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Monday, February 11, 2008

Who is bugging who?

It seems that Labour's obsession with surveillance may come back to bite them if stories alleging that conversations between suspects and their lawyers in Woodhill Prison have been routinely bugged turn out to be true.

The Guardian states that a legal precedent has established that the deliberate bugging of conversations with lawyers constitutes such an affront to the rule of law that trials should be halted and any convictions obtained overturned. They speculate that if the story stands up then this ruling, in the court of appeal in 2005, may mean that dozens of terrorist trials could be aborted and the Soham murderer, Ian Huntley, go free.

The source, who spoke to the Daily Telegraph, may have communicated with Mark Kearney, the former detective sergeant who exposed the bugging of the Labour MP Sadiq Khan on a prison visit to a constituent. Kearney is due to appear at Kingston crown court today on unrelated charges of leaking information to the media. At least 10 solicitors were bugged at Woodhill, where Huntley was held in the run-up to his trial in 2003, the source has alleged.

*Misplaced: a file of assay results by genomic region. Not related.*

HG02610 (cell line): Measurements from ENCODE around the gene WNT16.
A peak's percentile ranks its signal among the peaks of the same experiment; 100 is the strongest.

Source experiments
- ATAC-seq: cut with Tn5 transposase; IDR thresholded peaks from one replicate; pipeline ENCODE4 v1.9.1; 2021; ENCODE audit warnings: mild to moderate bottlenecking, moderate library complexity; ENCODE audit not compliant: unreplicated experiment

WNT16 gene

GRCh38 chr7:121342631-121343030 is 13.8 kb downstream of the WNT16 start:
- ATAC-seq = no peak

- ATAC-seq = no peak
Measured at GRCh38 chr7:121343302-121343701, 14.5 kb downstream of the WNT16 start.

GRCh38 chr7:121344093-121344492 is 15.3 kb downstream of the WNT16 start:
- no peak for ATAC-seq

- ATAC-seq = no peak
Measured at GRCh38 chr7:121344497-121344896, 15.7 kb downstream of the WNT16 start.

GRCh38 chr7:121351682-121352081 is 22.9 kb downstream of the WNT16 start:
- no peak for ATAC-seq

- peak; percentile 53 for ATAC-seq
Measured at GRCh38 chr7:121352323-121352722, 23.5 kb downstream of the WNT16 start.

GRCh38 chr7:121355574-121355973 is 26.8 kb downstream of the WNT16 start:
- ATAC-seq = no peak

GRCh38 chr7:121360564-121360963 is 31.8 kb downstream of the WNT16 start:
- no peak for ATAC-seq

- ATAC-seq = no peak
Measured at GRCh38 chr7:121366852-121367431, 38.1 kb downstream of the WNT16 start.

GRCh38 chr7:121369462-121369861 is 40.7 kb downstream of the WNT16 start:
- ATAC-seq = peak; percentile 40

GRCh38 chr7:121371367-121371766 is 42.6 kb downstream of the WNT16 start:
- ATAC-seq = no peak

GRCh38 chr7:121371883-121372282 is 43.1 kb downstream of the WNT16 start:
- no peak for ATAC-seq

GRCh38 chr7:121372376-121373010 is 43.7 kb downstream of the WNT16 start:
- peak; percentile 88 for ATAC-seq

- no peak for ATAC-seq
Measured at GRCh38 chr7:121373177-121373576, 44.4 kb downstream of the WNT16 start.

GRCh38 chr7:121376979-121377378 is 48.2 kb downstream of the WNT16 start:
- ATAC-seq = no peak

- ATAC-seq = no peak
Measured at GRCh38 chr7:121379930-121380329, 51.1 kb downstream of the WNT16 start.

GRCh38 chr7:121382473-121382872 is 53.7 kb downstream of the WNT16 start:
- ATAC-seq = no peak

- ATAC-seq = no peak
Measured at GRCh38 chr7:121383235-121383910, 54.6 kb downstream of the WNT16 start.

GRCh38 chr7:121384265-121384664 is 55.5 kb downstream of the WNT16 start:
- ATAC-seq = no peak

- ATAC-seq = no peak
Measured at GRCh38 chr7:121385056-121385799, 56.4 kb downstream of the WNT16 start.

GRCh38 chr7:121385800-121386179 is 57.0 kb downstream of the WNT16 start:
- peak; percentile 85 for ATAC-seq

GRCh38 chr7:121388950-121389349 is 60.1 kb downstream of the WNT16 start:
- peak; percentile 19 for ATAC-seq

A retrial would be ruled out because the whole prosecution would be tainted. If deliberate police bugging of Huntley's conversations with his lawyer were proved, he would almost certainly be freed by the appeal court and escape a retrial, according to criminal lawyers.

The whistleblower has claimed that solicitors including Gareth Peirce and Mudassar Arani, who act for a number of terrorist suspects, had their conversations with their clients recorded by police.

Last night Peirce, also the solicitor for Babar Ahmed, the constituent Khan was visiting, said she had written to the home secretary, Jacqui Smith, and the justice minister, Jack Straw, demanding to know whether any of her visits to clients in prison had been bugged. She has also written to the chief surveillance commissioner, Sir Christopher Rose, who is inquiring into the bugging of the MP.

The seriousness of this situation cannot be overstated. If the Government has crossed the line then they may well pay a very high price. Even if such bugging turns out to be the work of a loner I doubt if the responsible Government Ministers could survive the resulting scandal. The consequences for our justice system and society are just too great.

Liberal Democrat Shadow Home Secretary, Chris Huhne, writes on this subject on Liberal Democrat Voice.
I'm interested in what Guido Fawkes makes of this. If the government legislates to regularise bugging of lawyers and MPs, could the confessional be next?
"They" started to bug confessionals a few months before bugging lawyers!
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